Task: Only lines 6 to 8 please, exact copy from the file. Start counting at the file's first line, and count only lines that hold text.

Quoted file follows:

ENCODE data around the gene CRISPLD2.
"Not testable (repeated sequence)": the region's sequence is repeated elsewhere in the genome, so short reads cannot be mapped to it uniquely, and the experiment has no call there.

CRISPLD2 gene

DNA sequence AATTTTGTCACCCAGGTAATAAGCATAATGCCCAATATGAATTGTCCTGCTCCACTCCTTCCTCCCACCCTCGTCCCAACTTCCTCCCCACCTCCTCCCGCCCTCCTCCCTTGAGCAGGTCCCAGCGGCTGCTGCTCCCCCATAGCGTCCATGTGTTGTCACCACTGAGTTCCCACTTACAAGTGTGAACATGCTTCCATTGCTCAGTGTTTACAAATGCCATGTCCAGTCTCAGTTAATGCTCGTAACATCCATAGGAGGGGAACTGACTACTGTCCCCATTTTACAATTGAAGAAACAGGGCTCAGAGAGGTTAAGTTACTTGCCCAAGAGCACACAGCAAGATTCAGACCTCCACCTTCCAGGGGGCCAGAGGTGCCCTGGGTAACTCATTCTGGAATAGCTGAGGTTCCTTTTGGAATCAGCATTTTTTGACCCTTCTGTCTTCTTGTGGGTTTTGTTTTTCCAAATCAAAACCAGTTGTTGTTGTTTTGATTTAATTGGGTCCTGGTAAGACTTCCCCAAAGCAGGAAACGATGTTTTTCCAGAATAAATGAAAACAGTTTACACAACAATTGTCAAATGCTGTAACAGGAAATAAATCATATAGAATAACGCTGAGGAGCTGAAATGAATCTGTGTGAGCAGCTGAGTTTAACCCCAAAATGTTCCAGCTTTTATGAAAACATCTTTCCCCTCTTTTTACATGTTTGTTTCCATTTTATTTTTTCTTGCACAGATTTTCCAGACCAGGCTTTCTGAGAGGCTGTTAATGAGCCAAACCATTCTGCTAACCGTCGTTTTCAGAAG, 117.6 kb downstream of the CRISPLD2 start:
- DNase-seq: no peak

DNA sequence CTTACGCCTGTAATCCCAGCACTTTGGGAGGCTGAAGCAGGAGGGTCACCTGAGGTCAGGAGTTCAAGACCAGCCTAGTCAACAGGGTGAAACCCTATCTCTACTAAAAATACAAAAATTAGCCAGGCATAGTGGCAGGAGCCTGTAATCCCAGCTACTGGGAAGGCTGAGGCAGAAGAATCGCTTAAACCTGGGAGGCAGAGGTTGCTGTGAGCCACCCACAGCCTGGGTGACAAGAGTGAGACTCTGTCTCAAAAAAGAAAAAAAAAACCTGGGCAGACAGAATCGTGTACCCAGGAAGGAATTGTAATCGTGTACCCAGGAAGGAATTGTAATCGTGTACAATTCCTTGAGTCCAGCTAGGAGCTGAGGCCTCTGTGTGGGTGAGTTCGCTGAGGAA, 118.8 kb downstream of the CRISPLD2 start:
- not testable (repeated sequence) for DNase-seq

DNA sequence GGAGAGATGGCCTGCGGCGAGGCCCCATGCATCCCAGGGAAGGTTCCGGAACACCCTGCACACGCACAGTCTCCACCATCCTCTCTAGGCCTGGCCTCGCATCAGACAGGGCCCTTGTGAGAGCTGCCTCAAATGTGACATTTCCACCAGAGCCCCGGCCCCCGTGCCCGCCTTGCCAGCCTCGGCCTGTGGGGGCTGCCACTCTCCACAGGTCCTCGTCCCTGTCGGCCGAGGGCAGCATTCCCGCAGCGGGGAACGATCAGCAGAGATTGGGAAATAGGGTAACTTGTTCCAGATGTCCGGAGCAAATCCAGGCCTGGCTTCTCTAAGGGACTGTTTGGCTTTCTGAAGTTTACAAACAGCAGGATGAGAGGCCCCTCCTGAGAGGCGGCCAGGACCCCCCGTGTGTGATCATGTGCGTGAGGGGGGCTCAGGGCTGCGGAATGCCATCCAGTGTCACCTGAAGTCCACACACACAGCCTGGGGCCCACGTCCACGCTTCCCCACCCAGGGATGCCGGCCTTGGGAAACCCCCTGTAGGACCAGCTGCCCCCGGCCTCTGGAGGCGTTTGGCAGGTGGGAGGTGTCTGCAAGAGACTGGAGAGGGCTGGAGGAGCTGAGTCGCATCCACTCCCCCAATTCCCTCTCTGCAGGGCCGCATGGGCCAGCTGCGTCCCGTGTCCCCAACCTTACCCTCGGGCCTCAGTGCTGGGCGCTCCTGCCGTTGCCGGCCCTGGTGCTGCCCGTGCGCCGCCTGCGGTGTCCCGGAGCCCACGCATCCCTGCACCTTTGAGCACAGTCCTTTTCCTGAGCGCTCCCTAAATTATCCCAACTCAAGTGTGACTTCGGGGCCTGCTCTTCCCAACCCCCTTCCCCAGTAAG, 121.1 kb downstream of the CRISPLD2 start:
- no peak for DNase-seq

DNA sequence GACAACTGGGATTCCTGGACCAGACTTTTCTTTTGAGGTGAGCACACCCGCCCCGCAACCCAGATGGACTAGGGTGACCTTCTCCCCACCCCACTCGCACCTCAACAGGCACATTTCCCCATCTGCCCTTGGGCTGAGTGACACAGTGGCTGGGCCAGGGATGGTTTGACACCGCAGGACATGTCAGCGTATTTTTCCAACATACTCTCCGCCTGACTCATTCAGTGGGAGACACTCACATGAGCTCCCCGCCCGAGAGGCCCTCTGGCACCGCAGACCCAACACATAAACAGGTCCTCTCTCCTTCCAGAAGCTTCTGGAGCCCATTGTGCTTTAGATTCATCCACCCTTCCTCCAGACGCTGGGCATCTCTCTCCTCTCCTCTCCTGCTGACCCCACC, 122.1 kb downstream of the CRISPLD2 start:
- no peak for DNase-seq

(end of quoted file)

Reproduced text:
DNA sequence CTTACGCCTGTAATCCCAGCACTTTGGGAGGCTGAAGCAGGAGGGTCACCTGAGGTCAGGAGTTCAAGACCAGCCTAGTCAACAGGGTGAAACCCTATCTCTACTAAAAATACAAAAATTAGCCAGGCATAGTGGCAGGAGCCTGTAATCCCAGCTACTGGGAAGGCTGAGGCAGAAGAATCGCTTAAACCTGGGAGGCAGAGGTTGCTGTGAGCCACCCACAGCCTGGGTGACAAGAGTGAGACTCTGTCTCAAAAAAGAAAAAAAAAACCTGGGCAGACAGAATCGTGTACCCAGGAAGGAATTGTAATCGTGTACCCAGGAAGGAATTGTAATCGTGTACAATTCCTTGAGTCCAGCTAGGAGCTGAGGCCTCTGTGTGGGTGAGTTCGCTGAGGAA, 118.8 kb downstream of the CRISPLD2 start:
- not testable (repeated sequence) for DNase-seq

DNA sequence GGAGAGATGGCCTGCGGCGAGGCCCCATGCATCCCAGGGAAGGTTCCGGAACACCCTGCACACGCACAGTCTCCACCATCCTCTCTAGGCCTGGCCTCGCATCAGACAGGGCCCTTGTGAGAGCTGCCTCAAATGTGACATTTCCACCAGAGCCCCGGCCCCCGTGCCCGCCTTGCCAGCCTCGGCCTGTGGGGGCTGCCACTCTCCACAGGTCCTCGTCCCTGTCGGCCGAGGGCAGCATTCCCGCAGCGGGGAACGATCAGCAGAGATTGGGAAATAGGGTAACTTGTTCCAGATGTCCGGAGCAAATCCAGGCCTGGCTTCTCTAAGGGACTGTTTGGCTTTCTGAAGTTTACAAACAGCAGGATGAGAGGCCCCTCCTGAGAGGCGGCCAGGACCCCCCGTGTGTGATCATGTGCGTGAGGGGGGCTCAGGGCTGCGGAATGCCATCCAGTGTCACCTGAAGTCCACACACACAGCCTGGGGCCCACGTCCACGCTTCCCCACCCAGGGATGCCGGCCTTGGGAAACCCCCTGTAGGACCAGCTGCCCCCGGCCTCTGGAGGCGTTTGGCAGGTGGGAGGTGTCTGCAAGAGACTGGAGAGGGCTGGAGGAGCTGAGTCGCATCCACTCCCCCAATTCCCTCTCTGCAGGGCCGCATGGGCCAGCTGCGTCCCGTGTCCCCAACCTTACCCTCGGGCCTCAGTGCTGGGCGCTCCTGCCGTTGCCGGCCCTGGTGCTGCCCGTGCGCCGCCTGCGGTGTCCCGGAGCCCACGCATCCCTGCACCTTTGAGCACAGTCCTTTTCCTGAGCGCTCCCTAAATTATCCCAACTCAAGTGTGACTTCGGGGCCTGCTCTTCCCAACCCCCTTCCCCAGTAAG, 121.1 kb downstream of the CRISPLD2 start: